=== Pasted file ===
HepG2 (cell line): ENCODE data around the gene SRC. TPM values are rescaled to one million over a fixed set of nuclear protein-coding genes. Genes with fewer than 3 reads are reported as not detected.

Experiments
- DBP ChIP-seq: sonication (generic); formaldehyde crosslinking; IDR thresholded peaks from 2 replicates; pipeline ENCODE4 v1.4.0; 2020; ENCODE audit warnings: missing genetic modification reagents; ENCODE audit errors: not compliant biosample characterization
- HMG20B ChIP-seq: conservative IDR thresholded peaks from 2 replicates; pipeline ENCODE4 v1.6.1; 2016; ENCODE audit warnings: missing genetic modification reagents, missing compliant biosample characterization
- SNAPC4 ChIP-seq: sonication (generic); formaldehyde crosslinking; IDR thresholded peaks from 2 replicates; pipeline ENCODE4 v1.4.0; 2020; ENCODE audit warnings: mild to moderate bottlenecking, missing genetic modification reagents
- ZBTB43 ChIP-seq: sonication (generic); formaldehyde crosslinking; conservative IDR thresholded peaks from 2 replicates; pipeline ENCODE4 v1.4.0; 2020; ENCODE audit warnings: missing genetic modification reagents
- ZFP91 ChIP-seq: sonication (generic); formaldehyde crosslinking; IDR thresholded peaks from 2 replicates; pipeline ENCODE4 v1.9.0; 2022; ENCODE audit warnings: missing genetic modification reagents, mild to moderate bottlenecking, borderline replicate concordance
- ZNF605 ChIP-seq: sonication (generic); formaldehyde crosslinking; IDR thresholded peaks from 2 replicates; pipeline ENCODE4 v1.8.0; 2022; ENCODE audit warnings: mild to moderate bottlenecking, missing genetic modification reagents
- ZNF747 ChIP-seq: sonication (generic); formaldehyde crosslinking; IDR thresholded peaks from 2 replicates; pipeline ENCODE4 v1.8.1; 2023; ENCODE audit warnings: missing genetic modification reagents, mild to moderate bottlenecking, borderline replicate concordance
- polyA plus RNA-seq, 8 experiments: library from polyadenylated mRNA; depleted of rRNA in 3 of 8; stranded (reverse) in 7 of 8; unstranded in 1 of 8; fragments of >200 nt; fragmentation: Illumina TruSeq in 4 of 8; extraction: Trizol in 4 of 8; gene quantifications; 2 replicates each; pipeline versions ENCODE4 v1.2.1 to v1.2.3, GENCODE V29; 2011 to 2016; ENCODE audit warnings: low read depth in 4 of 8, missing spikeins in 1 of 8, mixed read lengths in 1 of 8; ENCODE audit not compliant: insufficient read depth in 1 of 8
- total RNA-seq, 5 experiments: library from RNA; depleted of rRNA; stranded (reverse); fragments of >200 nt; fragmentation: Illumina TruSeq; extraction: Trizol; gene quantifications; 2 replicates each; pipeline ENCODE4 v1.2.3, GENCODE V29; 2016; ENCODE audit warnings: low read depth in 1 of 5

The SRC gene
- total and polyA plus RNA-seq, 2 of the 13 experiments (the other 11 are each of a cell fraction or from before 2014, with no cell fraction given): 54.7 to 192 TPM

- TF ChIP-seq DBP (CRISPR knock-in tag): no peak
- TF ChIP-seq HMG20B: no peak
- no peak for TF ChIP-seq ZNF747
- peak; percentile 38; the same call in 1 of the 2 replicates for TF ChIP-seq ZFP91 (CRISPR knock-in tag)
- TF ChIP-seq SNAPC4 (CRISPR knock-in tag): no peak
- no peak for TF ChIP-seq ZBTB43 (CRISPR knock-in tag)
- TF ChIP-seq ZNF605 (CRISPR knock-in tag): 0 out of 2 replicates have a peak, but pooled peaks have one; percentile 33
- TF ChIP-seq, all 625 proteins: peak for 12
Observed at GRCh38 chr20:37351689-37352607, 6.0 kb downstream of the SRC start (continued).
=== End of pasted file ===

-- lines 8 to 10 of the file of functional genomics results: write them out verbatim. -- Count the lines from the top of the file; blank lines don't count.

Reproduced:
- ZNF605 ChIP-seq: sonication (generic); formaldehyde crosslinking; IDR thresholded peaks from 2 replicates; pipeline ENCODE4 v1.8.0; 2022; ENCODE audit warnings: mild to moderate bottlenecking, missing genetic modification reagents
- ZNF747 ChIP-seq: sonication (generic); formaldehyde crosslinking; IDR thresholded peaks from 2 replicates; pipeline ENCODE4 v1.8.1; 2023; ENCODE audit warnings: missing genetic modification reagents, mild to moderate bottlenecking, borderline replicate concordance
- polyA plus RNA-seq, 8 experiments: library from polyadenylated mRNA; depleted of rRNA in 3 of 8; stranded (reverse) in 7 of 8; unstranded in 1 of 8; fragments of >200 nt; fragmentation: Illumina TruSeq in 4 of 8; extraction: Trizol in 4 of 8; gene quantifications; 2 replicates each; pipeline versions ENCODE4 v1.2.1 to v1.2.3, GENCODE V29; 2011 to 2016; ENCODE audit warnings: low read depth in 4 of 8, missing spikeins in 1 of 8, mixed read lengths in 1 of 8; ENCODE audit not compliant: insufficient read depth in 1 of 8